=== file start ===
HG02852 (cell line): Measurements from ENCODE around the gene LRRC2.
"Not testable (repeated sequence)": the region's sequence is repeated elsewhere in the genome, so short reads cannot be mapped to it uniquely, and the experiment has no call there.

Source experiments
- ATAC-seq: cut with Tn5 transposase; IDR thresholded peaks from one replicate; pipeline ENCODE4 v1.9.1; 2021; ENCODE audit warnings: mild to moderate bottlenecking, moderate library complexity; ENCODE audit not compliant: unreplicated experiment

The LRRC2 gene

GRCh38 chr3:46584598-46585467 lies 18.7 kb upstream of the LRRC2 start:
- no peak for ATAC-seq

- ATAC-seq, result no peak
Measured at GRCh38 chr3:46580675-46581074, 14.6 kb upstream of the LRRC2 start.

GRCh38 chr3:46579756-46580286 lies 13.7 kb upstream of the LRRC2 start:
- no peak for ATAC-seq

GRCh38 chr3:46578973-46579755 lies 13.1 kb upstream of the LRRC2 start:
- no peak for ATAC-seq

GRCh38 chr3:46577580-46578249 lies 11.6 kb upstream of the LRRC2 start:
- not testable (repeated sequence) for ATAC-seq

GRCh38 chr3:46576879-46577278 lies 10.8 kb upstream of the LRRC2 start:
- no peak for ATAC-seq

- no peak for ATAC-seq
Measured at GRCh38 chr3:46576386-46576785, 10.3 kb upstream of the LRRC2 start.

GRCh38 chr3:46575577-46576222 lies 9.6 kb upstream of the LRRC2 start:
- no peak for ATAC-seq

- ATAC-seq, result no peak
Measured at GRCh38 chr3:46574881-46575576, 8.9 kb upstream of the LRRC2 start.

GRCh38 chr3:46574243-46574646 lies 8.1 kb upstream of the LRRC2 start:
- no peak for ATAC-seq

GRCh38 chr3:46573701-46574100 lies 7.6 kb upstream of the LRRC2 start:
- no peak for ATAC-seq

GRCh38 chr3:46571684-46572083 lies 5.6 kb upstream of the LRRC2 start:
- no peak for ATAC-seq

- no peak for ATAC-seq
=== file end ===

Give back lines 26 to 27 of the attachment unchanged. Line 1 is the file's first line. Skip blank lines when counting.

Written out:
GRCh38 chr3:46573701-46574100 lies 7.6 kb upstream of the LRRC2 start:
- no peak for ATAC-seq